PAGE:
Ali's Stories, Massachusetts, Visits

The Food Project (Boston, MA)

After an eye opening and wonderfully inspiring experience with the ladies of the Driving Food Home Collective, I continued my summer plans to travel east following our stop at The Lama Foundation in Taos, NM. While home in New England, I chose to visit a few urban farms and gardens before returning to Olympia, WA to serve as the new KGP Backyard Gardens Coordinator (AmeriCorps) at Garden-Raised Bounty (GRuB). Going forward, the ladies of the collective plan to continue posting their individual findings, adding to the greater picture painted by this summer’s exploration.


As one major inspiration for GRuB (the program I’ve returned to Olympia, WA to serve with), The Food Project (TFP) was an obvious first destination in Massachusetts. As TFP story goes, a white farmer and a black minister came together, seeding the beginnings of a shared vision. They sought to create a program that would bring together teens from urban and suburban communities around the Greater Boston Area. The organization would offer the space for teens to cultivate land alongside one another, discovering what it takes to produce nourishing food, as well as the importance of providing fresh produce for themselves and their communities. Since its inception in 1991, over 1,000 teens have participated in TFP programs.


Currently, The Food Project has urban locations in Boston and Lynn as well as suburban locations in Lincoln and Beverley. By now, their model — which prioritizes youth and community involvement in food production — has inspired over 200 similar organizations across the United States. The network of inspired projects based on The Food Project attests to the fact that “nothing ties us more intimately to each other and the planet than food, making food a uniquely effective vehicle for both personal and social change” by bringing together diverse peoples of different ages, economic, cultural and racial backgrounds.


Stephanie, a long time friend and RN in Massachusetts, came along for the ride. We traveled about 40 minutes north of downtown Boston to the TFP North Shore location, where they serve youth from Lynn and neighboring towns. When we arrived, one of the summer interns, Kasey, showed us around. He was building a tool rack to better organize the shed for when the youth are finished with daily tasks. An alumni of the youth program, himself, Kasey had quite a bit to share about both the structure and the many benefits of The Food Project’s work. Here, TFP works with 24 of the 140 total teens served at all of their various locations. In addition to youth involvement, about 3,000 volunteers come out to help cultivate produce throughout the growing season.  In the TFP youth program, teens are given stipends for their work on the farm. During their time with The Food Project, they learn skills in leadership, public speaking, and how to work collaboratively alongside peers despite significant differences. In this way, TFP certainly provides youth with real-life transferable skills. From the farm stands and CSA’s, to the programs affording greater access to fresh produce for folks with low income, to the youth program itself, The Food Project highlights three very important aspects of its philanthropic approach to food production: food, youth and community.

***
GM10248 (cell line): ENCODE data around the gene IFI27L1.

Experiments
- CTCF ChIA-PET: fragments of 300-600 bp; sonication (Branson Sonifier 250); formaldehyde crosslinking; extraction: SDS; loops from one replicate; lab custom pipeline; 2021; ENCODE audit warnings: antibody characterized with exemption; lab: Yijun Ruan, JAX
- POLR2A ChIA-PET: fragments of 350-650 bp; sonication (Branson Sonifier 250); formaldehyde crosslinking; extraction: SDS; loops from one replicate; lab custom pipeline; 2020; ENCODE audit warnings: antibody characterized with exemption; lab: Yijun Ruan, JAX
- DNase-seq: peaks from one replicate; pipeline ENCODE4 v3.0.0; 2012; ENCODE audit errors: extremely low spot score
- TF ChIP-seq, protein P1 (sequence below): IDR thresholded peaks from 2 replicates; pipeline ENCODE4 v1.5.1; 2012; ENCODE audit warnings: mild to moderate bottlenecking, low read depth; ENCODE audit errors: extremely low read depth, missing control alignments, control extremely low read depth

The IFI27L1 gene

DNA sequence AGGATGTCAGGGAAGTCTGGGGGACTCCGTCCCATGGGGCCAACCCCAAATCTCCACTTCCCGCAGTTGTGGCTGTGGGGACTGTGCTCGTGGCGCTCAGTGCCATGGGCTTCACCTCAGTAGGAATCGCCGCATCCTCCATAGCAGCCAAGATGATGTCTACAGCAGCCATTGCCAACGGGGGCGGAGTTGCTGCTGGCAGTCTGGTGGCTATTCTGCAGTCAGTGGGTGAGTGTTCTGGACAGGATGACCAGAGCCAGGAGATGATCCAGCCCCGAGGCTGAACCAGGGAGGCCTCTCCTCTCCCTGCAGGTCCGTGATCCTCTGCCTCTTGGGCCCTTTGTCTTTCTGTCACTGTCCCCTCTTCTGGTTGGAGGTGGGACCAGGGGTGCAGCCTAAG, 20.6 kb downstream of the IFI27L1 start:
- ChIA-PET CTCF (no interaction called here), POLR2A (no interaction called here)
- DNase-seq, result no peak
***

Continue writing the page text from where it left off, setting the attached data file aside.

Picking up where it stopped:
Kasey enthusiastically shared information about volunteer days and the various opportunities for large companies to bring out their employees for philanthropic team-building experiences on the farm. He mentioned that these volunteer groups are key to sourcing private and corporate funders that help to keep the organization running. In fact, 57% of TFP annual revenue comes from private and corporate donations, where as only 13% comes from tuition for trainings they offer and produce sales. This is not uncommon for non-profit organizations; most rely heavily on generous donations and grants. This reliance is an issue yet to be addressed, as it puts sustainable aspects of  non-profit business models under question due to the inconsistencies of their funding sources. For The Food Project, they rely on acquiring about $4 million each year to cover their program expenses.